Two sisters have arrived in New York straight from the country and settle down in one of those boarding houses for single women. May, the older, is a bit naive, while June, the younger, is much more worldly and world-wise. The next day, they go out looking for jobs and June makes sure her older sister gets one, while she snags herself a job and a saxophone playing beau named Pat Kelly. May also finds a beau, Boyd Wheeler, a young lawyer with a degree from Harvard. While June enjoys herself and the presents she gets from Kelly, May falls more and more in love with Boyd and rejects a proposal from her boss, archaeologist Dr. von Schrader, who then fires her. Without a job, May is free to spend even more time with Boyd, despite her sister's warnings. She is heartbroken when she learns that Boyd has gotten engaged to a society girl. June does her best to comfort her sister and decides to ask Dr. von Schrader to hire May again. Since von Schrader has fallen in love with June, he rehires ...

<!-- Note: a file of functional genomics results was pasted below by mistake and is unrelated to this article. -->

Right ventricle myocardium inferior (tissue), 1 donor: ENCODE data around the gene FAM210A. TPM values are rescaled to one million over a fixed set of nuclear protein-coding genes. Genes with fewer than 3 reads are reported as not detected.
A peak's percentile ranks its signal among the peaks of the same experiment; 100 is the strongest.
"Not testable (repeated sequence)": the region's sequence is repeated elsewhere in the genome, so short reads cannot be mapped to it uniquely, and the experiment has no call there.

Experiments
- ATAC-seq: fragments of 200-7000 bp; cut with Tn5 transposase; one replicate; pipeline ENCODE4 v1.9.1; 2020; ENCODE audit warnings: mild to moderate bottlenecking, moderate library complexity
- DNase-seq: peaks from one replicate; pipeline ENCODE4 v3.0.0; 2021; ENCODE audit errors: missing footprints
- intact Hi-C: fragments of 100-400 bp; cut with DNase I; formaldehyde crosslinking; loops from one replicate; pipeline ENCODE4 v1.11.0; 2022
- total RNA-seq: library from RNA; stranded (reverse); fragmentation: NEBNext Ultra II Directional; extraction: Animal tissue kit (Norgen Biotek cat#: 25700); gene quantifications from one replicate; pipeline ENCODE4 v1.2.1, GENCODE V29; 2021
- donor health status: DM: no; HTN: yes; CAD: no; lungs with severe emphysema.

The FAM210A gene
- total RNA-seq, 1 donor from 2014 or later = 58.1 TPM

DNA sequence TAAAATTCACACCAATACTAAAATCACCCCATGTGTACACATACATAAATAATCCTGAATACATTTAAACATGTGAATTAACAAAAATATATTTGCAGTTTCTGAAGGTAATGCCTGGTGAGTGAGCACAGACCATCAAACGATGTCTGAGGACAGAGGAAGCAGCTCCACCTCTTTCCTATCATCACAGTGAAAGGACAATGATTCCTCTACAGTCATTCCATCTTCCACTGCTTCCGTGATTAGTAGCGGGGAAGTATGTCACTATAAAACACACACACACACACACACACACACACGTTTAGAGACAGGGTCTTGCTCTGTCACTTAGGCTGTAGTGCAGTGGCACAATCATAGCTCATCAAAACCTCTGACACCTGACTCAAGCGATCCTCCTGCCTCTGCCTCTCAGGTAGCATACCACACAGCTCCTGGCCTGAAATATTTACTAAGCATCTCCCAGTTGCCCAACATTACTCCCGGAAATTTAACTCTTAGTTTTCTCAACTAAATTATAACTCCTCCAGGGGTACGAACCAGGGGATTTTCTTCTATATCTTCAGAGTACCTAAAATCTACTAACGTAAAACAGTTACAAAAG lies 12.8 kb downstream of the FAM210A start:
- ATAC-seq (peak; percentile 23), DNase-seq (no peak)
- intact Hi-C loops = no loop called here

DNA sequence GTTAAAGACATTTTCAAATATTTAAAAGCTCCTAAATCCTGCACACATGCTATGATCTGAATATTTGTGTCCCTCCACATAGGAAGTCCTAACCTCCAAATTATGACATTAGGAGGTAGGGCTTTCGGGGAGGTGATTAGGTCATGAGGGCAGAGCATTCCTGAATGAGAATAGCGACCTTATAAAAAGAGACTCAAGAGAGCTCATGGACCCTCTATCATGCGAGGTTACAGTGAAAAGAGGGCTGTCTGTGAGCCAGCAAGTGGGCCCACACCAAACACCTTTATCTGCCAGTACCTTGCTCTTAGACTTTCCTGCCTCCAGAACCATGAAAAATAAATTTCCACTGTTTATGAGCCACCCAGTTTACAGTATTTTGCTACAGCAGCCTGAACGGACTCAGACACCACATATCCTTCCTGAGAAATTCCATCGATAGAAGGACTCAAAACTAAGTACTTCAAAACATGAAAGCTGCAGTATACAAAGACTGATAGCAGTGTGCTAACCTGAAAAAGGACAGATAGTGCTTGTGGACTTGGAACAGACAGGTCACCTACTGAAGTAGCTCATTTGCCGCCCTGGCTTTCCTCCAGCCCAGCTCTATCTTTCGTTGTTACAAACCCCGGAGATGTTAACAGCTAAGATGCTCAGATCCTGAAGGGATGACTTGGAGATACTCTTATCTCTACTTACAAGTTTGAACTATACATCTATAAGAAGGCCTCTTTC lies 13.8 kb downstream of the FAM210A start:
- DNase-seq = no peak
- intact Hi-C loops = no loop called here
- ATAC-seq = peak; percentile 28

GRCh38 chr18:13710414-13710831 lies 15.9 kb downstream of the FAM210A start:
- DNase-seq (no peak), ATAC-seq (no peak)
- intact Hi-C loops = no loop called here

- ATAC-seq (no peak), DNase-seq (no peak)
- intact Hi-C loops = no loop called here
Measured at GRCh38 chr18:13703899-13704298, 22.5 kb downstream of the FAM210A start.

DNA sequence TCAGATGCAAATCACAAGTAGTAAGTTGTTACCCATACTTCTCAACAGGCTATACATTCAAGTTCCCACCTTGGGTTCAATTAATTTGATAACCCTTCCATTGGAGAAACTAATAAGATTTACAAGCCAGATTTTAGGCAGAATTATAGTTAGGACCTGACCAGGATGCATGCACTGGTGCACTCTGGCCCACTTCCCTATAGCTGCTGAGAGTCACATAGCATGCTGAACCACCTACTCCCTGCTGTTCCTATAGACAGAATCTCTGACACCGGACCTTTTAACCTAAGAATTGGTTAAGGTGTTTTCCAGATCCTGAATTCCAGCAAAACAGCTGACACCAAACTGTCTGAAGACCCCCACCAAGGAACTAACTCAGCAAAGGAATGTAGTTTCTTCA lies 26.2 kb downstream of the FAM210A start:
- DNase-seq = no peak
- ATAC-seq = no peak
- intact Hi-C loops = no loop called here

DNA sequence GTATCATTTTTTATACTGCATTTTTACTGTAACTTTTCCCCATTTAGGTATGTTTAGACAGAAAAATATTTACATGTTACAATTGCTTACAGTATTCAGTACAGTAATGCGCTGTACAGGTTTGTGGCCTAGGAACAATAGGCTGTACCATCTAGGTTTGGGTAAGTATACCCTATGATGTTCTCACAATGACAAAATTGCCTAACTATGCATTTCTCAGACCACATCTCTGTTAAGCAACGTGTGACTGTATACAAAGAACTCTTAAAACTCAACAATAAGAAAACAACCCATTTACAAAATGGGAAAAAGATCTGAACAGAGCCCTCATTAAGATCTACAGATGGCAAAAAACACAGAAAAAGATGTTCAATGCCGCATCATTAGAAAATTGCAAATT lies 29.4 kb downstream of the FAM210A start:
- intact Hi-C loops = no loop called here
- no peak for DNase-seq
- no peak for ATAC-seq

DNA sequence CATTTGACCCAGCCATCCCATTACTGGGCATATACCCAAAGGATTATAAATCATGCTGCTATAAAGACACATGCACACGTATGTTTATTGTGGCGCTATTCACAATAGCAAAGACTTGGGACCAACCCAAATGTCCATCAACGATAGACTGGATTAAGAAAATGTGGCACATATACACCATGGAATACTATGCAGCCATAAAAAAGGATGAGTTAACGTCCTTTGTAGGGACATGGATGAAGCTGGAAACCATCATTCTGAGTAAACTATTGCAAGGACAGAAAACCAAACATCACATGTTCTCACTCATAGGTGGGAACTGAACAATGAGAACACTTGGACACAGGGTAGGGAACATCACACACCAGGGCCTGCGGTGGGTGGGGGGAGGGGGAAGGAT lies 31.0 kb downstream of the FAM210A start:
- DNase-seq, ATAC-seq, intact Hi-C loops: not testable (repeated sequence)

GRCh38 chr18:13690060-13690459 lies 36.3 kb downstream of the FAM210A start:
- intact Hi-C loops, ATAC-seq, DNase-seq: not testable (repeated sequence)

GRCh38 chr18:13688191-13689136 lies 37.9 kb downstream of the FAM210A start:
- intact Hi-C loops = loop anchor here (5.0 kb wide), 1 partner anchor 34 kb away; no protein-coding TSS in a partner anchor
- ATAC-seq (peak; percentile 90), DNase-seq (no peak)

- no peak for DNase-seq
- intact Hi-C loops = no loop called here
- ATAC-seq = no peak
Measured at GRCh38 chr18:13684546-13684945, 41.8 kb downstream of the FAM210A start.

YYOU KNOW THESE THREE MEN and you'll know the girls a lot better when you see Working Girls -working men- in Paramount's gay, gossipy comedy of life and love and laughter on $18 a week. (Print Ad- Newburgh News, ((Newburgh NY)) 8 January 1932)
Did You Know?
The original play, "Blind Mice" by Vera Caspary
and Winifred Lenihan
, premiered on Broadway at the Times Square Theatre on October 15th, 1930, and ran for a mere 14 performances. The opening night cast included Betty Breckenridge
, Claiborne Foster
, Hallie Manning
, Gloria Shea
(billed as Olive Shea) and Geraldine Wall
. Unlike the film, the play has an all-female cast and takes place entirely within one room of the Rolfe House, the women's hostel where the film opens. The play was itself a reworking of Caspary's novel "Music in the Street" published by Grosset & Dunlap in December, 1929. See more
Don't think she's conceited because she talks big Miss Johnson. She's just young.